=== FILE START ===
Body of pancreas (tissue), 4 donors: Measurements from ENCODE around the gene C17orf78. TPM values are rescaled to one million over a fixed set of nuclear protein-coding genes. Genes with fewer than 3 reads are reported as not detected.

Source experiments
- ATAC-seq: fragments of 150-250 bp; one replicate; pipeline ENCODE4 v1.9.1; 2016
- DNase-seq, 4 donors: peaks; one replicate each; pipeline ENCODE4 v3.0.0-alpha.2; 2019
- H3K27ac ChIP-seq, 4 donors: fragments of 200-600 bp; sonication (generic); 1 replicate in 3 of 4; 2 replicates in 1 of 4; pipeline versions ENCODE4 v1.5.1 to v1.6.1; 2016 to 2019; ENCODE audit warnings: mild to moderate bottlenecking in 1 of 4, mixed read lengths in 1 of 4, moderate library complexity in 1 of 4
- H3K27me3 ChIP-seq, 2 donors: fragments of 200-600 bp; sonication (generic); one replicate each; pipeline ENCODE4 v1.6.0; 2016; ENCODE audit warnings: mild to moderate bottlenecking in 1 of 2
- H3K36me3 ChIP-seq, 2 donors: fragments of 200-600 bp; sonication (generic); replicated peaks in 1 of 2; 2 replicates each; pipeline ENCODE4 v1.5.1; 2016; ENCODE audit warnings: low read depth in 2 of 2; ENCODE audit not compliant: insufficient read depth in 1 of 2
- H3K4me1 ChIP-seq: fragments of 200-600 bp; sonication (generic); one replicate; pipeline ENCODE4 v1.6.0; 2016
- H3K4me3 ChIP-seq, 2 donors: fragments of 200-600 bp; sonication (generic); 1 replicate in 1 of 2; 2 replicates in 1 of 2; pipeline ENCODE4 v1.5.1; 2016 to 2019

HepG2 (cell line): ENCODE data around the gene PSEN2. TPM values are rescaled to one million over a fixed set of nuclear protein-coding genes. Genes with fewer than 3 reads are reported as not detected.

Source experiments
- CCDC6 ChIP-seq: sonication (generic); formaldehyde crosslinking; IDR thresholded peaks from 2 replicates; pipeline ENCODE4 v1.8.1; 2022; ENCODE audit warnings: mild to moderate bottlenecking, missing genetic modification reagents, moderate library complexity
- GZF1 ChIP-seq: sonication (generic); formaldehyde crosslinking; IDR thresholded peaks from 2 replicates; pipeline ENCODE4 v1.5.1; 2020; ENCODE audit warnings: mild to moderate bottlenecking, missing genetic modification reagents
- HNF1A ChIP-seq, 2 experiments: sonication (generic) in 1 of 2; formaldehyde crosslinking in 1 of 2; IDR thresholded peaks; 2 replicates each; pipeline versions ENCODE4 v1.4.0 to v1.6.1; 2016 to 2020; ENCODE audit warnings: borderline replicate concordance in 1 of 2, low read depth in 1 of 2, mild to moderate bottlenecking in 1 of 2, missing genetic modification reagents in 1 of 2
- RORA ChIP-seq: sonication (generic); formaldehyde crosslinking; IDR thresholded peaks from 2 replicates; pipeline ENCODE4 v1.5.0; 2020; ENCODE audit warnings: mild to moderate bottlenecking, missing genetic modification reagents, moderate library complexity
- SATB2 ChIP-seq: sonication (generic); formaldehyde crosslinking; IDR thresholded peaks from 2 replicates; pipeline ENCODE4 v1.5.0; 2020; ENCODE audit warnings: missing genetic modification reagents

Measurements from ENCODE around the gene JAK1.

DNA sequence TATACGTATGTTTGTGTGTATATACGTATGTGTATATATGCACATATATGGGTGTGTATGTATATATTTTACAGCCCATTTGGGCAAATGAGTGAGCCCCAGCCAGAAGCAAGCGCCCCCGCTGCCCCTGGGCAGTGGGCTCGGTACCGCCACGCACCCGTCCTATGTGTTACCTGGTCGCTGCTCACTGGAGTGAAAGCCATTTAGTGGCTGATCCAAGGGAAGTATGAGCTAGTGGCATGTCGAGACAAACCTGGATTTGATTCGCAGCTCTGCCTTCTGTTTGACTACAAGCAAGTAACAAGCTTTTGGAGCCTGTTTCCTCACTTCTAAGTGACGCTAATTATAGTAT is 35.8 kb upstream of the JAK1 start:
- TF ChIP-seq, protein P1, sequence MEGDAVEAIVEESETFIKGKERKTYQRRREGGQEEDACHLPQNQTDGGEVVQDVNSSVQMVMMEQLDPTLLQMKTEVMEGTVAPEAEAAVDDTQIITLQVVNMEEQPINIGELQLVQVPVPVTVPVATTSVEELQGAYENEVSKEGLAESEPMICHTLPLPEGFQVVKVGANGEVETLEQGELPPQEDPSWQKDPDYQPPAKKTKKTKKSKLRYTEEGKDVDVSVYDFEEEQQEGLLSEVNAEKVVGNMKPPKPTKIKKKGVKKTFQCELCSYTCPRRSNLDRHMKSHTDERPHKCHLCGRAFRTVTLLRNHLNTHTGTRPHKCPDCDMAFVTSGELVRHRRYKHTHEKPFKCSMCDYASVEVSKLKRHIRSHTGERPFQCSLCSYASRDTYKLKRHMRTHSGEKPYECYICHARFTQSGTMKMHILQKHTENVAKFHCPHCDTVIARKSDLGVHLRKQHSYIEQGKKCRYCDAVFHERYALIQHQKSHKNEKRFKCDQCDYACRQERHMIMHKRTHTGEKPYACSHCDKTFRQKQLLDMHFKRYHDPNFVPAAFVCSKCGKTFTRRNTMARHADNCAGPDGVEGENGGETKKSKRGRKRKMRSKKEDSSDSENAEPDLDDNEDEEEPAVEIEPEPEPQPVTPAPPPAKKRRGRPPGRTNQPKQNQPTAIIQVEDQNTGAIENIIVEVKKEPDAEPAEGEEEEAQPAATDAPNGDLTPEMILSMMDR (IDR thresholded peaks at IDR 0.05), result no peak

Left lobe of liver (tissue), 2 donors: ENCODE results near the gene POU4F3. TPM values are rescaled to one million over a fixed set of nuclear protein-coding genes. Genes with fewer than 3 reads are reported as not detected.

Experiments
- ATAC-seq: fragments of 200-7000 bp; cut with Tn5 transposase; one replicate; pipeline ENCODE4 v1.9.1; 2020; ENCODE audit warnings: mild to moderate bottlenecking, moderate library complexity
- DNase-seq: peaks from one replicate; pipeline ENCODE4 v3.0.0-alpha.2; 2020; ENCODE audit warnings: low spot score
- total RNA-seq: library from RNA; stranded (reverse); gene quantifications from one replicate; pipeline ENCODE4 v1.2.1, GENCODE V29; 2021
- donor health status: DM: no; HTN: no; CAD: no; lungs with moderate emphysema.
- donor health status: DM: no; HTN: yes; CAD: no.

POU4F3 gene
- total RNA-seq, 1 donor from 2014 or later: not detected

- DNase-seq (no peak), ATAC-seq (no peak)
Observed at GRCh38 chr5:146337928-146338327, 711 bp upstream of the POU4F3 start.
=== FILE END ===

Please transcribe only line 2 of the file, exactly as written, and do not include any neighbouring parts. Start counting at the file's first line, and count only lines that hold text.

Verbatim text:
Source experiments